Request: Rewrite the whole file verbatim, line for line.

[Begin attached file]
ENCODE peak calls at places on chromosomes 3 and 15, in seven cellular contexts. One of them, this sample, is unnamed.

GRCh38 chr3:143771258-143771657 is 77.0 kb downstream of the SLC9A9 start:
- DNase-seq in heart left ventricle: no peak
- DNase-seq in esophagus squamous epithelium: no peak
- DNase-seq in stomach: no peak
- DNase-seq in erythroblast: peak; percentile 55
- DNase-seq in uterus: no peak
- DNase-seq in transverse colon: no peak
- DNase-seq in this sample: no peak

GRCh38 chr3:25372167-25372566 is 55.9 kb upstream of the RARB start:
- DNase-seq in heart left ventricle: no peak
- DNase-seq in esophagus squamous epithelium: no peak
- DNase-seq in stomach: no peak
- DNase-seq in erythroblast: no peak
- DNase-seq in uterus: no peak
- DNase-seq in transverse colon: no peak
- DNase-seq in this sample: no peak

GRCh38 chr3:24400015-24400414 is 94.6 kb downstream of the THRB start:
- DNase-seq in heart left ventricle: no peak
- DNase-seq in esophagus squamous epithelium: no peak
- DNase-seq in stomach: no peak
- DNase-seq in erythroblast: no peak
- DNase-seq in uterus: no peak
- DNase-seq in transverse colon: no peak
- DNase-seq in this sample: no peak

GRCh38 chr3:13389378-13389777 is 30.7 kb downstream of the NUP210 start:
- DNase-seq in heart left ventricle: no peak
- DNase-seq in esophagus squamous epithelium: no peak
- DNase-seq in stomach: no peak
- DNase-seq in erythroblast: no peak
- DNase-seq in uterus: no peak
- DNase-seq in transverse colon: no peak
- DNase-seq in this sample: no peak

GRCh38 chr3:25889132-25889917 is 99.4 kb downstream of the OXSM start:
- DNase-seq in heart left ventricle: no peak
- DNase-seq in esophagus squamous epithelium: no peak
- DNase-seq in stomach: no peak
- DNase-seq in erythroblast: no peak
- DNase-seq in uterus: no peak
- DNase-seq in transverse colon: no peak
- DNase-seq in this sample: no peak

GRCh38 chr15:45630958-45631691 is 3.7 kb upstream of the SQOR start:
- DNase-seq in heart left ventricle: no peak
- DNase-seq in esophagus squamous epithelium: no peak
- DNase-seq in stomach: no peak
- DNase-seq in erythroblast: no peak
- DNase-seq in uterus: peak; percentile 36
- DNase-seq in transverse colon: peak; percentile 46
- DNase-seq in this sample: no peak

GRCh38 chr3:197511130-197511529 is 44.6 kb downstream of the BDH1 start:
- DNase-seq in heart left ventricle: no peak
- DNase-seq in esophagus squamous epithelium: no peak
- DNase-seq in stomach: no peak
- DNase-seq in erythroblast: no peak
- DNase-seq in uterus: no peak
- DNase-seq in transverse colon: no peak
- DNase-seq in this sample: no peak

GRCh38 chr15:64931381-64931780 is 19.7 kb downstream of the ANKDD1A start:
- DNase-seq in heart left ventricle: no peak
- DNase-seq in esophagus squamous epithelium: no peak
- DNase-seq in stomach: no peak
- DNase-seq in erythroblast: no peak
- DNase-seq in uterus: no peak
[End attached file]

ENCODE peak calls at places on chromosomes 3 and 15, in seven cellular contexts. One of them, this sample, is unnamed.

GRCh38 chr3:143771258-143771657 is 77.0 kb downstream of the SLC9A9 start:
- DNase-seq in heart left ventricle: no peak
- DNase-seq in esophagus squamous epithelium: no peak
- DNase-seq in stomach: no peak
- DNase-seq in erythroblast: peak; percentile 55
- DNase-seq in uterus: no peak
- DNase-seq in transverse colon: no peak
- DNase-seq in this sample: no peak

GRCh38 chr3:25372167-25372566 is 55.9 kb upstream of the RARB start:
- DNase-seq in heart left ventricle: no peak
- DNase-seq in esophagus squamous epithelium: no peak
- DNase-seq in stomach: no peak
- DNase-seq in erythroblast: no peak
- DNase-seq in uterus: no peak
- DNase-seq in transverse colon: no peak
- DNase-seq in this sample: no peak

GRCh38 chr3:24400015-24400414 is 94.6 kb downstream of the THRB start:
- DNase-seq in heart left ventricle: no peak
- DNase-seq in esophagus squamous epithelium: no peak
- DNase-seq in stomach: no peak
- DNase-seq in erythroblast: no peak
- DNase-seq in uterus: no peak
- DNase-seq in transverse colon: no peak
- DNase-seq in this sample: no peak

GRCh38 chr3:13389378-13389777 is 30.7 kb downstream of the NUP210 start:
- DNase-seq in heart left ventricle: no peak
- DNase-seq in esophagus squamous epithelium: no peak
- DNase-seq in stomach: no peak
- DNase-seq in erythroblast: no peak
- DNase-seq in uterus: no peak
- DNase-seq in transverse colon: no peak
- DNase-seq in this sample: no peak

GRCh38 chr3:25889132-25889917 is 99.4 kb downstream of the OXSM start:
- DNase-seq in heart left ventricle: no peak
- DNase-seq in esophagus squamous epithelium: no peak
- DNase-seq in stomach: no peak
- DNase-seq in erythroblast: no peak
- DNase-seq in uterus: no peak
- DNase-seq in transverse colon: no peak
- DNase-seq in this sample: no peak

GRCh38 chr15:45630958-45631691 is 3.7 kb upstream of the SQOR start:
- DNase-seq in heart left ventricle: no peak
- DNase-seq in esophagus squamous epithelium: no peak
- DNase-seq in stomach: no peak
- DNase-seq in erythroblast: no peak
- DNase-seq in uterus: peak; percentile 36
- DNase-seq in transverse colon: peak; percentile 46
- DNase-seq in this sample: no peak

GRCh38 chr3:197511130-197511529 is 44.6 kb downstream of the BDH1 start:
- DNase-seq in heart left ventricle: no peak
- DNase-seq in esophagus squamous epithelium: no peak
- DNase-seq in stomach: no peak
- DNase-seq in erythroblast: no peak
- DNase-seq in uterus: no peak
- DNase-seq in transverse colon: no peak
- DNase-seq in this sample: no peak

GRCh38 chr15:64931381-64931780 is 19.7 kb downstream of the ANKDD1A start:
- DNase-seq in heart left ventricle: no peak
- DNase-seq in esophagus squamous epithelium: no peak
- DNase-seq in stomach: no peak
- DNase-seq in erythroblast: no peak
- DNase-seq in uterus: no peak